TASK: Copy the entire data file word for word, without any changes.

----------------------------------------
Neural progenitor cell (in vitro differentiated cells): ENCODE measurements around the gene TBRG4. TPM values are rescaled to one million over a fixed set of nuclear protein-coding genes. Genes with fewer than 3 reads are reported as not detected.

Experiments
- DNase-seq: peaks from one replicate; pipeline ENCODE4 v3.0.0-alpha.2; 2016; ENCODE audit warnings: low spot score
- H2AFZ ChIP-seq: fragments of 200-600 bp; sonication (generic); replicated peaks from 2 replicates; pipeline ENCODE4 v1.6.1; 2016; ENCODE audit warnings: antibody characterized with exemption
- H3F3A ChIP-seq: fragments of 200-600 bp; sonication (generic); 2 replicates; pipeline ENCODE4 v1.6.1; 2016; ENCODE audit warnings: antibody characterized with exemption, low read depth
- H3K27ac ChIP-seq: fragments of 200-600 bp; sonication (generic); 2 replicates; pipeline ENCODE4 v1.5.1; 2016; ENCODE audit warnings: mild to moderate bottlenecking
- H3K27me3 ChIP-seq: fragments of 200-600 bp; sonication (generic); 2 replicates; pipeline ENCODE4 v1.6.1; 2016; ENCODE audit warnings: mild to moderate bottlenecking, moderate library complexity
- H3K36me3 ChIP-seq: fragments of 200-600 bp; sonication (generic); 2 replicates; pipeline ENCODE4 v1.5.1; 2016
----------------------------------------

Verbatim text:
Neural progenitor cell (in vitro differentiated cells): ENCODE measurements around the gene TBRG4. TPM values are rescaled to one million over a fixed set of nuclear protein-coding genes. Genes with fewer than 3 reads are reported as not detected.

Experiments
- DNase-seq: peaks from one replicate; pipeline ENCODE4 v3.0.0-alpha.2; 2016; ENCODE audit warnings: low spot score
- H2AFZ ChIP-seq: fragments of 200-600 bp; sonication (generic); replicated peaks from 2 replicates; pipeline ENCODE4 v1.6.1; 2016; ENCODE audit warnings: antibody characterized with exemption
- H3F3A ChIP-seq: fragments of 200-600 bp; sonication (generic); 2 replicates; pipeline ENCODE4 v1.6.1; 2016; ENCODE audit warnings: antibody characterized with exemption, low read depth
- H3K27ac ChIP-seq: fragments of 200-600 bp; sonication (generic); 2 replicates; pipeline ENCODE4 v1.5.1; 2016; ENCODE audit warnings: mild to moderate bottlenecking
- H3K27me3 ChIP-seq: fragments of 200-600 bp; sonication (generic); 2 replicates; pipeline ENCODE4 v1.6.1; 2016; ENCODE audit warnings: mild to moderate bottlenecking, moderate library complexity
- H3K36me3 ChIP-seq: fragments of 200-600 bp; sonication (generic); 2 replicates; pipeline ENCODE4 v1.5.1; 2016